This active isn’t for everyone, and it’s best to seek the advice of a dermatologist to figure out the course of treatment that is best for your skin type, symptoms, and expectations.

Niacinamide vs Azelaic Acid: what's the difference between the two?

Both of these actives are antioxidants and naturally-occurring. Niacinamide is a vitamin found in our foods, and Azelaic acid is a compound produced on our bodies.

While Niacinamide can be used for acne, it benefits the skin in multiple distinct ways. Azelaic acid is more specifically used for acne, and while natural, acts more as a medicated treatment.

Niacinamide will be gentler on your skin, but there is more documentation to support the effects of Azelaic acid for medical treatment of skin conditions.

Can Niacinamide and Azelaic Acid Be Used Together?

Niacinamide and Azelaic Acid can absolutely be used together.

This combination is a great option for those looking to fight hyperpigmentation due to issues with acne scarring, age spots, or dark marks.

They work in different ways, so you’re essentially tackling the issues from two sides!

In fact, there are even products that contain both ingredients. However, if you wish to use them as two separate products here’s how you do it:

How to use them together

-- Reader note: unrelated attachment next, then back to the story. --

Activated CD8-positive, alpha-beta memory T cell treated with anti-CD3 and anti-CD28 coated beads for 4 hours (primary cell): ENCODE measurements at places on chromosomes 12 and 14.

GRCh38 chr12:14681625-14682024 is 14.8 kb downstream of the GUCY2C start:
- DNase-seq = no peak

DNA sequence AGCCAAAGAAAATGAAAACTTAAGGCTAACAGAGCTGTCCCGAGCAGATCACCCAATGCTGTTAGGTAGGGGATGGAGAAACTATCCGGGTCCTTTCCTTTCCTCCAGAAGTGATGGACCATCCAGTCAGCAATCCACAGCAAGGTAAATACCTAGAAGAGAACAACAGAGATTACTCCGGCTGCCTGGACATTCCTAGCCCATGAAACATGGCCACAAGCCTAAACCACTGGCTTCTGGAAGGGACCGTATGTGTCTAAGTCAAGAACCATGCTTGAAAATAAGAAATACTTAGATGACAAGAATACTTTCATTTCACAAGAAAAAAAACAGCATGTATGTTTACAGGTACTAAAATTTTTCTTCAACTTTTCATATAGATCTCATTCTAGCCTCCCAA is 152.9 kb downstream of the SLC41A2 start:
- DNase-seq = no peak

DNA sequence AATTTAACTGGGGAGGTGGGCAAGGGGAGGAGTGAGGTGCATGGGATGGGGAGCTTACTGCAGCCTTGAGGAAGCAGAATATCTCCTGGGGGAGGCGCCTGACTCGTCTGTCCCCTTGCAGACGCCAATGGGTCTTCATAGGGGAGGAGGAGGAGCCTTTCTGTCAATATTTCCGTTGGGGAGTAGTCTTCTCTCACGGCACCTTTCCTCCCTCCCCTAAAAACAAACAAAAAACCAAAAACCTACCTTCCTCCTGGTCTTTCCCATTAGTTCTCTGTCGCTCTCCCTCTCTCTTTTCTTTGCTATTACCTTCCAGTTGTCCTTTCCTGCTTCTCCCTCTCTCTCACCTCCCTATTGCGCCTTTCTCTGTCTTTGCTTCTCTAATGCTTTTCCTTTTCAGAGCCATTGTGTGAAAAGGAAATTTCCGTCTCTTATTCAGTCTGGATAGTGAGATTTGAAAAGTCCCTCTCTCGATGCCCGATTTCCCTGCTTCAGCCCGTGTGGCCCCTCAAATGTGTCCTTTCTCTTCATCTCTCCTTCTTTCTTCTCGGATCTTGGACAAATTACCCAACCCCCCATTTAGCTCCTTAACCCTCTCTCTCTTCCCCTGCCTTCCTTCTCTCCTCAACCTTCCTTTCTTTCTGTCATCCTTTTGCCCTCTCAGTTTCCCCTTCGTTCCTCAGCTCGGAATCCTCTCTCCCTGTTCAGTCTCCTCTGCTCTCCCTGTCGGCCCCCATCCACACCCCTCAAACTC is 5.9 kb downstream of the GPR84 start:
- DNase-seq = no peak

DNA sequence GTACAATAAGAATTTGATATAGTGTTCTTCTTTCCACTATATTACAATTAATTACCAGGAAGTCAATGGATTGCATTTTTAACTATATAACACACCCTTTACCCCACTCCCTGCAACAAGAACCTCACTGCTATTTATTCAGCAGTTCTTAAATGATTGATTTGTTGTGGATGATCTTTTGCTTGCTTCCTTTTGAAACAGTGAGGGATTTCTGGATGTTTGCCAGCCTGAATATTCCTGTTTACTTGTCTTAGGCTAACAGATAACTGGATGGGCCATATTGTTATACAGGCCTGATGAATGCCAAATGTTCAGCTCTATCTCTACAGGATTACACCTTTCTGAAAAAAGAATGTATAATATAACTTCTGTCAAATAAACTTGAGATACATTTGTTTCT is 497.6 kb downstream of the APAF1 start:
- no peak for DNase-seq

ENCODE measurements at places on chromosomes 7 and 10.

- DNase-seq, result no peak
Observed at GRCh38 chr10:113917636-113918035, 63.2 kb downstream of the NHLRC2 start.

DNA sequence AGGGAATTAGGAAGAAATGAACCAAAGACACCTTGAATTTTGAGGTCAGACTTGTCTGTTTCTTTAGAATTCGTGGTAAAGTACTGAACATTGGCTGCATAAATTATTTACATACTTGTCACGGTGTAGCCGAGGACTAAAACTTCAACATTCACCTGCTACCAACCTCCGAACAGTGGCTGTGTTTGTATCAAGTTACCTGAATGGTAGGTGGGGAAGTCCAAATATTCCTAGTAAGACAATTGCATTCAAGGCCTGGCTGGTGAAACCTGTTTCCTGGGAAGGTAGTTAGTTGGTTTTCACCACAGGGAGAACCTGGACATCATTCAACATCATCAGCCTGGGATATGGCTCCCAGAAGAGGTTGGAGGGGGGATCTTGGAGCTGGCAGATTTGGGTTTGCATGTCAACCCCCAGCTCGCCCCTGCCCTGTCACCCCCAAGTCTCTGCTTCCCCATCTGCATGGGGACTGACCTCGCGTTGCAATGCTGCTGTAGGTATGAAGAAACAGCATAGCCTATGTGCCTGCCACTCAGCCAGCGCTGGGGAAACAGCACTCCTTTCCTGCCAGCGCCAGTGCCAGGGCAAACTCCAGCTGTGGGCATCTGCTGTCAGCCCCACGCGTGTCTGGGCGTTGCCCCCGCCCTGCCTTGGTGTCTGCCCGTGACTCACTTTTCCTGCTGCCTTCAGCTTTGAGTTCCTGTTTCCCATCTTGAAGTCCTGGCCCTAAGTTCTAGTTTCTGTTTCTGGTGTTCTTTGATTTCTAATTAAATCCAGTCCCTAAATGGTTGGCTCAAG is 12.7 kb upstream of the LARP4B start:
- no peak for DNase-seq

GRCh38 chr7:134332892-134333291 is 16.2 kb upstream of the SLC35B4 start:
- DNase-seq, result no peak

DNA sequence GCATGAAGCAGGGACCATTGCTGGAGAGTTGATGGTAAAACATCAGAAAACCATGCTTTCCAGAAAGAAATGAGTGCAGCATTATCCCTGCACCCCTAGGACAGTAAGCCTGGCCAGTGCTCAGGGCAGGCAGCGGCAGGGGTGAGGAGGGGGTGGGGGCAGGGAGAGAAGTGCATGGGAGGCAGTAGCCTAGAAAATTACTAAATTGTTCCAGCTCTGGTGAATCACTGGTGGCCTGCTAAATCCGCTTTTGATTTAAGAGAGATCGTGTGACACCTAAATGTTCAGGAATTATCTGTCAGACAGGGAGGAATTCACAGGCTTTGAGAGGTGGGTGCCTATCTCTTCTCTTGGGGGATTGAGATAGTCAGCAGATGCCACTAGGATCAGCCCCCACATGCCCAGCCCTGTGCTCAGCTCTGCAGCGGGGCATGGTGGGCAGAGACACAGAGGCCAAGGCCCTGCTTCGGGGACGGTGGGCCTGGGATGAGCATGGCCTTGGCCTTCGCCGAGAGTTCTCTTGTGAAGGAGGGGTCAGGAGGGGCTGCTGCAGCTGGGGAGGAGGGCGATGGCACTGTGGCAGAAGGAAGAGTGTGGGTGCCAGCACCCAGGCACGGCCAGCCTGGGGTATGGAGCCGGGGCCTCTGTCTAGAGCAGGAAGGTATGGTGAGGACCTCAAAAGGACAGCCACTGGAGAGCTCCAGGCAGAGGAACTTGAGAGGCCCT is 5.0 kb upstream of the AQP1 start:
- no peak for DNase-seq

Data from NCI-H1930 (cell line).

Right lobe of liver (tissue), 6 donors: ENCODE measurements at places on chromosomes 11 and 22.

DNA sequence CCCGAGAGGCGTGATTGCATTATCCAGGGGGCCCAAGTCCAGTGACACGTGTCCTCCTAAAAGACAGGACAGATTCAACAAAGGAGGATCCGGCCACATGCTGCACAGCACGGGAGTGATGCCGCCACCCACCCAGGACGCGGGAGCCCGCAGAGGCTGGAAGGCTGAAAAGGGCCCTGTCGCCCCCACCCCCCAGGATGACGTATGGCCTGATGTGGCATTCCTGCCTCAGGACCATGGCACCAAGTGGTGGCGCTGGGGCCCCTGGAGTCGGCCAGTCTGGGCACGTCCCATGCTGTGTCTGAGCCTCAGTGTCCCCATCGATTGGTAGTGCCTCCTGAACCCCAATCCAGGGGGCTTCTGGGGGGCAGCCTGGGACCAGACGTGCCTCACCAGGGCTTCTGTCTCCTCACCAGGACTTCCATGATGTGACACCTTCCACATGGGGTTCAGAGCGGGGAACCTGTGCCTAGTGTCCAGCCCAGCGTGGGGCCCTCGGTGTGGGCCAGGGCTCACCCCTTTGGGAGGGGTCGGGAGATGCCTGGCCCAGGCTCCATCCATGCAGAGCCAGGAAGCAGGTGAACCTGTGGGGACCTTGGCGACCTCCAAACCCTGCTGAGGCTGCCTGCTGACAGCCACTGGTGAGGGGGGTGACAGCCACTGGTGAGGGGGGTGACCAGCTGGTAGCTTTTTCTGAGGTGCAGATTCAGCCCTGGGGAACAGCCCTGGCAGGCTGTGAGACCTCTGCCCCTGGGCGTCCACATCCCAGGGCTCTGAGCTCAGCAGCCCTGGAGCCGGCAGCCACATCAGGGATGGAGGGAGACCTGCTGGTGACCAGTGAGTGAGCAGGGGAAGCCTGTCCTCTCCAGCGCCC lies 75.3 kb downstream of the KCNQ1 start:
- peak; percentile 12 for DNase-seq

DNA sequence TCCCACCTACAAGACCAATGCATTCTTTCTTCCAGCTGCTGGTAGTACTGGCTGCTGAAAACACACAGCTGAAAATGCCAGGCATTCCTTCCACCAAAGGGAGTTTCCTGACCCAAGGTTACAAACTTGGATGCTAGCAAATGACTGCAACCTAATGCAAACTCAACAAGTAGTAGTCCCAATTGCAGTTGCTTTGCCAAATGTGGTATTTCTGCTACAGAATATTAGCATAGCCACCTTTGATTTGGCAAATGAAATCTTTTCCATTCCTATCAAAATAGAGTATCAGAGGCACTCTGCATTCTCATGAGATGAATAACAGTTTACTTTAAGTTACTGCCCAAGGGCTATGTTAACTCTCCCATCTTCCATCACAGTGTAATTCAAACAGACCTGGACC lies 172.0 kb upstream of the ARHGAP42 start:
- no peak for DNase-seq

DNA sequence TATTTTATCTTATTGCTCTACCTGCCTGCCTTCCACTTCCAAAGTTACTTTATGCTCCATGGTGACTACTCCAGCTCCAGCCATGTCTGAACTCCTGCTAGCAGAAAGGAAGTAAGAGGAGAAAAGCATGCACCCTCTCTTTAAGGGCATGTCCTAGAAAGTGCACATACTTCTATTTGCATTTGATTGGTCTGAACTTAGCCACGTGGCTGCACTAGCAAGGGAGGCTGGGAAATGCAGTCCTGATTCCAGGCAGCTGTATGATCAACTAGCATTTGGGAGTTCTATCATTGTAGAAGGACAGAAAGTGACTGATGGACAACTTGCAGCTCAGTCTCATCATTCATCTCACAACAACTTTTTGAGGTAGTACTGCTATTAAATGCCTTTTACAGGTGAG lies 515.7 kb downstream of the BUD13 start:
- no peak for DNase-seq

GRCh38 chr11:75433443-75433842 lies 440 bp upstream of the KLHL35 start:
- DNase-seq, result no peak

Start by using one product before using them in combination. This way, if your skin reacts adversely, you’ll know what the culprit is.

Once you are ready to start the second product, decide which product has the thinner consistency.

This will depend on what form you’ve chosen for each product, but generally, a serum will be thinner than a cream or gel. Apply the thinner product first, as it will absorb more quickly into the skin.

You can apply both twice daily, but you’ll also see the benefit of only using it once per day. If you go this route, the easiest way would be to use one in the morning, and the other at night.

Our Product Recommendations

If you are after a Niacinamide Serum, try Sephora’s Glow Recipe, Watermelon Glow Niacinamide Dew Drops. It’s a vegan and plant-positive formula with a high-shine finish.

If you’d rather a moisturizer containing a high percentage of Niacinamide to save yourself that extra step in the morning, give Niacinamide Gel Cream a go.

It contains 5% Niacinamide- a potent level- to balance healthy hydration, reduce pores, soften skin and give you a dewy look!

If you're after Azelaic Acid, you’ll need to go to your doctor for anything of clinical strength. It is recommended to use a higher strength to treat acne, and likely in conjunction with other treatments.

However, if you’d like to use Azelaic acid to even out skin texture and improve skin tone, there are over-the-counter options with lower concentrations you can try. The Ordinary Azelaic Acid Suspension is a creamy formula with 10% Azelaic acid.

Lastly, if you want a combination product to brighten your skin and fight pigmentation in two ways, try Baha’s Azelaic Acid 10% Facial Serum with Niacinamide. This is great for folks with acne scars, rosacea, hyperpigmentation, or just wanting to brighten their skin.


Related articles

Azelaic Acid vs Mandelic Acid 2023 (The Definitive Guide)

Niacinamide vs Hyaluronic Acid 2023 (The Definitive Guide)

Niacinamide vs Vitamin C 2023 (The Definitive Guide)

Read more

Niacinamide vs Salicylic Acid 2023 (The Definitive Guide)

Azelaic Acid vs Salicylic Acid 2023 (The Definitive Guide)